Page 5 of 5
Of course, simply ignoring what happens online would be one option, but Jabari's mother points out that's harder in practice than in theory in the Internet age. "Kids have the world at their fingertips when we didn't," Fannie said. "Then you got people blowing up your text messages and if you didn't see it somebody else did, and it'll get back to you some way."Sitting on the family's living room couch, David Brown describes the effect the past year has had on his son. "He's much more cynical now than he has been in the past."
As the conversation turns to the message board gossip and rumor mill, Jabari appears to grow increasingly uninterested and uncomfortable. He checks his phone more often and glances at the virtual basketball game being played in the next room. His long sleeve T-shirt covers the tattoos on his arms and shoulders. But up close, sprawled on the big chair in his socks, he looks a couple years younger than he does on the basketball court.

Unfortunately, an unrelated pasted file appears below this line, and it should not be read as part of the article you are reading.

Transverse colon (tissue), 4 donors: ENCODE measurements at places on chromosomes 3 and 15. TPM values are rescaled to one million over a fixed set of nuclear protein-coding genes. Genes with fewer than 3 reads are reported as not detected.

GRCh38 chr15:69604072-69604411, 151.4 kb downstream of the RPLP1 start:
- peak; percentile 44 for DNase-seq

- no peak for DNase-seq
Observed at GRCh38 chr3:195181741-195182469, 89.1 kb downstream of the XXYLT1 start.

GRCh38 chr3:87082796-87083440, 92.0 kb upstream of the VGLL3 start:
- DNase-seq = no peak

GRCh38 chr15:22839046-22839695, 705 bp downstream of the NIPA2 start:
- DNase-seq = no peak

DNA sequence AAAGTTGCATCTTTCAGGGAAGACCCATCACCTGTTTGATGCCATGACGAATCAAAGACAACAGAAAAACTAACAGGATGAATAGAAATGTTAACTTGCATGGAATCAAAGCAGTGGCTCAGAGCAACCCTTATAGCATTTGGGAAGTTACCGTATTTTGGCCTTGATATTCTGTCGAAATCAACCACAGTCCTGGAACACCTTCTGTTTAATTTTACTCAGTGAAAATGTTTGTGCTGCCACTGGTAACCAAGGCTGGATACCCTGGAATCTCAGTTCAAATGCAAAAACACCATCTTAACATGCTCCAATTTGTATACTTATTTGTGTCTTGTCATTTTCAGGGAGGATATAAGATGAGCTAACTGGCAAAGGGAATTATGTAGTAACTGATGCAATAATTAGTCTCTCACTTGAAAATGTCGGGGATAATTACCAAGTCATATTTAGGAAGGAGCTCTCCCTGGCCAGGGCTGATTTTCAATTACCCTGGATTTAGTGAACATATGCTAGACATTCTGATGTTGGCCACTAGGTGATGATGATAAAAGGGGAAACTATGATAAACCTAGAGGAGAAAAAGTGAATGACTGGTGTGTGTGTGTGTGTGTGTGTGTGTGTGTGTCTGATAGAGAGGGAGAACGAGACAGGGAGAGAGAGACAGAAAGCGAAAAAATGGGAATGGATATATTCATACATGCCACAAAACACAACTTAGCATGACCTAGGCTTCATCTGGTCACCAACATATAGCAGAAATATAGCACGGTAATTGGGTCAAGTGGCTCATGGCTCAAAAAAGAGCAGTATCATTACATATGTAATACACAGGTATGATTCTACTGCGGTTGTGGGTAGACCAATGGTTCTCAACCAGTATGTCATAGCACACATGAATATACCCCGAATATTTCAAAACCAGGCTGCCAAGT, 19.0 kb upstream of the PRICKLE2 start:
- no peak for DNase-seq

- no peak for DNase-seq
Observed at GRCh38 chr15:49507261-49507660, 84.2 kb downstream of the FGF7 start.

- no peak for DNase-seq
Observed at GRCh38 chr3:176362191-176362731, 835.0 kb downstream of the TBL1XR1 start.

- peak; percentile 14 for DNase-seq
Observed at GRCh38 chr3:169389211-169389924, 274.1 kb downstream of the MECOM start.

The clicking of joysticks can be heard in the next room. Jabari fires off a quick text message then stands up, stretches, and turns toward the TV room. "Can we talk in here so I can play?" he asks. He pauses for a second, then pads over to the couch next to the television in the other room and sits down.
Before long, his critical final season of AAU ball will kick into high gear. The online recruiting rankings will update and the message board posters will continue to do their thing. But for now, sitting in his parents' den, Jabari Brown is just a normal teenage kid playing video games with his friends.